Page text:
National Stress Awareness Day took place on November 4th, 2020. There are many things going on in our world right now, which can be causing stress for several people. While that might be true, there are certainly ways that individuals can address and even remove stress from their lives. Each hospital and team at PPV gives so much every day to their community and pets. Pets get people through some very stressful and difficult times in their lives, so thank you for being a part of keeping our society well. You are our heroes!
In consideration of National Stress Awareness Day, PPV wants to share some tips for saying goodbye to stress, especially with the holidays quickly approaching! For some, you may be curious about how to manage the stress of being around family this year. For others, you might be wondering how to manage the stress of not getting to see family this year. Both are valid realities, and your PPV family is here to support every step of the way.
For those of us who might be experiencing sadness or stress about not being able to be with loved ones during the holidays, get creative! Host a virtual cook along with everyone on their phones. If you have people in your network who are anti-technology or simply can’t access a video conference platform, you can still host off-screen toasts and events by making a group chat and sharing videos and photos of each respective household doing their activities. For example, host a bake along where everyone bakes the same recipe and shares photos and videos along the way! The videos and photos of everyone doing a similar activity at the same time can bring a sense of belonging and closure to those desiring a get-together.
The holidays can be a difficult time for individuals who have lost a loved one this year. To make things even more challenging, the COVID-19 pandemic might prevent people from being around much needed social support. Consider making a memory box to honor and celebrate your loved one during the holidays. Include things like their quotes, favorite treats, photos, and other tokens that remind you of them. Then, gather around (socially distanced) and have an open dialogue about why each item was included. If your family or friends cannot be together, you can host a virtual memory box activity during which everyone joins by phone or video to share stories, talk about how much they may miss them, and provide a sense of groupness through the challenge. Remember, it is okay to talk about and remember your lost loved ones however you see best fit.
Another way to bust the stress of the holidays is to make dedicated and specific time for your hobbies. Some examples include volunteering, painting, sewing, crafting, fixing up things around the house, reading, and cooking healthy meals. The goal is the redirect your attention from experiencing stress to intentionally doing things you enjoy, but you must make time for this or it will get put on the back burner and forgotten.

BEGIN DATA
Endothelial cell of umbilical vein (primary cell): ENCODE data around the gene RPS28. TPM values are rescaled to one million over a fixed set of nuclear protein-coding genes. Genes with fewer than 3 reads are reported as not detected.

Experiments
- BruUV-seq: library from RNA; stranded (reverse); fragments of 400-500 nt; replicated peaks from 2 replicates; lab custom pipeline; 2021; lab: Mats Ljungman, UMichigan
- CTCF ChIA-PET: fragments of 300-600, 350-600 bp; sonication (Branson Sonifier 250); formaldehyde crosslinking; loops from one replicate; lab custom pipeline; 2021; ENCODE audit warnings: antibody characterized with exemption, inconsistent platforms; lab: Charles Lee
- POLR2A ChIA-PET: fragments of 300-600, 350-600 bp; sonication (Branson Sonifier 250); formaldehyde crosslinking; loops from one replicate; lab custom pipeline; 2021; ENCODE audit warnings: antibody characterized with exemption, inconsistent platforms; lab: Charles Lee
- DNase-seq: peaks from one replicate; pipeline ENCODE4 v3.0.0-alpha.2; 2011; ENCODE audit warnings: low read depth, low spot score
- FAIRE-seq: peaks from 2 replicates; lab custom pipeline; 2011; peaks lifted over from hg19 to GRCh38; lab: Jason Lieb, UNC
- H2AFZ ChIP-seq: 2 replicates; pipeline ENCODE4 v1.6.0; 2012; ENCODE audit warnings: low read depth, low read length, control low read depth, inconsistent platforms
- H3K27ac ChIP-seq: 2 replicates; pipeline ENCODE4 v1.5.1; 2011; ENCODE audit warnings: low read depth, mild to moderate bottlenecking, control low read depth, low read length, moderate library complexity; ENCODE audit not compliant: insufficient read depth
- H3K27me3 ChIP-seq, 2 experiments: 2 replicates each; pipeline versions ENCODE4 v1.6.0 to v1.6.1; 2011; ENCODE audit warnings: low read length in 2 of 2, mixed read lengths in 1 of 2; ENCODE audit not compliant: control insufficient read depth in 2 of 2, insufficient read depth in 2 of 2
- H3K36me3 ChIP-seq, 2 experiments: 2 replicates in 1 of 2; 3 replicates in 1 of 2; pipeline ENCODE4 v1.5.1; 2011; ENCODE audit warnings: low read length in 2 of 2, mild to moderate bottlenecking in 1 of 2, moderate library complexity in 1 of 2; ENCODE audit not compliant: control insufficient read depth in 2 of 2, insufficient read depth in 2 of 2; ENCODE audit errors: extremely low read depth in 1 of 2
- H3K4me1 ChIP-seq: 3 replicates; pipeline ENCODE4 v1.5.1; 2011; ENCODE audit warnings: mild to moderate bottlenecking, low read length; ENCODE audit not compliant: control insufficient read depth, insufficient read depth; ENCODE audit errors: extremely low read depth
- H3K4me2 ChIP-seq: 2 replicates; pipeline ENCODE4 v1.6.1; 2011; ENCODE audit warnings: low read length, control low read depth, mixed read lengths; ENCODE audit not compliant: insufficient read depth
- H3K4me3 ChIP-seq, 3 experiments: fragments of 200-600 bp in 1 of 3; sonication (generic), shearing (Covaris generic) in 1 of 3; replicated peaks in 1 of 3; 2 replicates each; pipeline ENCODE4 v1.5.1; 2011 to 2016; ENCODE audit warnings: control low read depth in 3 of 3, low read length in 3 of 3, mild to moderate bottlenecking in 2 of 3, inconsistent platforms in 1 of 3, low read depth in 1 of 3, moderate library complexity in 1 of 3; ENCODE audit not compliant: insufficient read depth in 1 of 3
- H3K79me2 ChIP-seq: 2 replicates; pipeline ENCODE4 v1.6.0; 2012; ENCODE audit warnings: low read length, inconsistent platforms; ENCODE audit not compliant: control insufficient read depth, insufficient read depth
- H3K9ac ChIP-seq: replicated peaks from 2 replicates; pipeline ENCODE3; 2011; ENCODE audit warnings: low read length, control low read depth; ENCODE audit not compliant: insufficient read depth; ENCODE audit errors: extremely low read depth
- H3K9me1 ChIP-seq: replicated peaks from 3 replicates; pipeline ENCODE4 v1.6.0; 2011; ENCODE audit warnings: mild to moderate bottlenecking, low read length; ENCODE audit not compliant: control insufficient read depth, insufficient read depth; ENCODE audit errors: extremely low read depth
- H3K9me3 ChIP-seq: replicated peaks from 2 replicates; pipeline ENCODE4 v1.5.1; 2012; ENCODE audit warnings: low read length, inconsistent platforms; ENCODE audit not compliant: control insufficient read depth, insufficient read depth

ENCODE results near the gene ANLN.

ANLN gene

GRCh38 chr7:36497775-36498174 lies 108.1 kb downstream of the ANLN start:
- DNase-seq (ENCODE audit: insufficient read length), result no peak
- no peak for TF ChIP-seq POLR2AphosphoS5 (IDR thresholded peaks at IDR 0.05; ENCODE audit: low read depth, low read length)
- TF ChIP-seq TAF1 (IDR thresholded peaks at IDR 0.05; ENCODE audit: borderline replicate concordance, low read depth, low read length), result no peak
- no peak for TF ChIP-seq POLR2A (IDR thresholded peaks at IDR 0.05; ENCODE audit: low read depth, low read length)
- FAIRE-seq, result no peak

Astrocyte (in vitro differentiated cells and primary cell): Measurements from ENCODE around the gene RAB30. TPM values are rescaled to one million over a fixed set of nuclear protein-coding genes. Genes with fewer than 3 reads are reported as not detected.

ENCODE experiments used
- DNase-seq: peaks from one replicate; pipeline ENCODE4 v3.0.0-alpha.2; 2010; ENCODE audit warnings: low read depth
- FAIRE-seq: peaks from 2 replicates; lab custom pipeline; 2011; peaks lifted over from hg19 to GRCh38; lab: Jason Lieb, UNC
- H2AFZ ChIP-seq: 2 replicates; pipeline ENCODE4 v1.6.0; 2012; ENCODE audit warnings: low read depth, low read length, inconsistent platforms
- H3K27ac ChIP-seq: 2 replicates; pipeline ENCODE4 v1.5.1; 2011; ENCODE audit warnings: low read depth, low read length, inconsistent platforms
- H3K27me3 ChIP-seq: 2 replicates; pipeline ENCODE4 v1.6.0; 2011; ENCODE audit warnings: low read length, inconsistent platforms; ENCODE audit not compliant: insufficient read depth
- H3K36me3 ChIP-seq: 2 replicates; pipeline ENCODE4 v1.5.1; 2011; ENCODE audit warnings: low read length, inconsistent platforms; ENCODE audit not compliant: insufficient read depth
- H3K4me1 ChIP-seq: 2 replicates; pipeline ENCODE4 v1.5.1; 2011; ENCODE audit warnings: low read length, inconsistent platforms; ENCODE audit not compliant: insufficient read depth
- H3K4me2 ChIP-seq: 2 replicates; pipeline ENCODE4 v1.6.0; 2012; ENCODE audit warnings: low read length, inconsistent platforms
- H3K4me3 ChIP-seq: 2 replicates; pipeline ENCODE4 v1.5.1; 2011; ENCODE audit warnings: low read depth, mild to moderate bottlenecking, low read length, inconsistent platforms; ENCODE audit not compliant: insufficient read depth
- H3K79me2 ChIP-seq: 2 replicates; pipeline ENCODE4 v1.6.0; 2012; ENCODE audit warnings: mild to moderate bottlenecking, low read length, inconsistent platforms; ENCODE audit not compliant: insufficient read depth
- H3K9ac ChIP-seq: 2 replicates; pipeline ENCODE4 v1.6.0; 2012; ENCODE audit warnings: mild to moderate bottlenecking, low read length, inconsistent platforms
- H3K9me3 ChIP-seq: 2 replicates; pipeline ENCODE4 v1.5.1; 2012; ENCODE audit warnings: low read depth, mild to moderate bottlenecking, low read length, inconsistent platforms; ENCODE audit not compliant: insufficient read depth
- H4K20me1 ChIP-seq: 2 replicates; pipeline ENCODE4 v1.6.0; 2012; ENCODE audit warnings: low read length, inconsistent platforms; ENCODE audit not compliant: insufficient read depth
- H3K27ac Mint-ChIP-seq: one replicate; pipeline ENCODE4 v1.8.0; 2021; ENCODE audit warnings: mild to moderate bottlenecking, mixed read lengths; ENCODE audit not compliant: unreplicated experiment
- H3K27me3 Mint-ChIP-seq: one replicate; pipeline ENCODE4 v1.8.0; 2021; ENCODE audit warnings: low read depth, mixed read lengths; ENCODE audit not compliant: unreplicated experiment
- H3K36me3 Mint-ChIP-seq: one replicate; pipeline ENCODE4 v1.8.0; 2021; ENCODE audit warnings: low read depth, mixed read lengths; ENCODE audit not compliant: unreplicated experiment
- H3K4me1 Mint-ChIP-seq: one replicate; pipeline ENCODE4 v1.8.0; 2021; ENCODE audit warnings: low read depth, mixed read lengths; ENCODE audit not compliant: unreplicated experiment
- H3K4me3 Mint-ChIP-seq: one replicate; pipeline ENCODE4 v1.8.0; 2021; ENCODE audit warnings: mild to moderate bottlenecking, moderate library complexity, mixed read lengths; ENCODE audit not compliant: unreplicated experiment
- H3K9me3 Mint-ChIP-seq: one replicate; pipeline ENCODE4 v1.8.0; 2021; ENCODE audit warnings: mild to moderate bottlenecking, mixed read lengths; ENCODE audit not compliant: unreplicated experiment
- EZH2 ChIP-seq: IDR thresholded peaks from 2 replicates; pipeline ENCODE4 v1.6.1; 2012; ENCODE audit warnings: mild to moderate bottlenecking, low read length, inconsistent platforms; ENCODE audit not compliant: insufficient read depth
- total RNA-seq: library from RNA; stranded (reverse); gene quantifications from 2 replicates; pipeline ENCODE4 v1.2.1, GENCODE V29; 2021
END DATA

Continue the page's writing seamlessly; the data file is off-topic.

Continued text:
You can also write gratitude letters to family and friends. Due to the pandemic, consider mailing them along with your holiday cards! This will amplify the positive relationships you have in your life in an effort to overshadow the ones that need to be further developed. In your letter, express why you are thankful for someone while citing specific actions or behaviors over the last year. Then, consider reading the letter aloud to the person by phone. The therapeutic benefits of thanking someone and reading it aloud can help fend off stress through the holidays!
If your family does decide to get together in a safe way this year, please social distance and wear a mask. Have you ever found yourself having an uncomfortable conversation with others during the holidays? A great way to address this, especially with family and friends who might cause you stress, is to have a few conversation changers up your sleeve and ready for use! You can use conversation bridges such as “Oh, that totally reminds me that I wanted to tell you…” or “Wait, that makes me think of….” Then, you can change the topic to something more neutral and more calming such as a new Netflix show or something fun! Memorize a few and have them ready to go in your mind. Remember, you are not obligated to talk about anything that makes you uncomfortable. Even if it’s your most beloved great aunt, take a deep breath and know that it is okay to say, “I respect you enough not to talk about that, but what about The Great British Bake Off?”
Lastly, download a meditation app on your phone before the holidays! Indulge in 15-minute meditations before a socially distanced social event or family gathering. As an alternative, consider taking a 15-minute walk alone to mentally clear your mind and allow yourself time to recharge before being around others. If you take rollover stress with you into a gathering, it is more likely that you will experience a negative outcome.
November is National Diabetes Month, a time when we dedicate attention to the disease and prevention. Diabetes is a disease that occurs when an individual’s blood glucose, also called blood sugar, is too high. Blood glucose is a main source of energy and comes from the food we eat. Insulin is a hormone that is made by the pancreas, and it serves to transport glucose from what we eat into cells to be used for energy. When the body makes too much or too little insulin, it can result in blood glucose imbalances. Leading a healthy lifestyle can play a major role in preventing diabetes. Be sure to visit your primary care doctor on a regular basis for preventative screenings and visits. Eating well and exercising are important for your overall health. Regular exercise such as brisk walking for just 30 minutes a day for five days a week can help keep you healthy and diabetes at bay.
With Thanksgiving right around the corner, check out some tasty recipes here
that are sure to please everyone, even those with diabetes!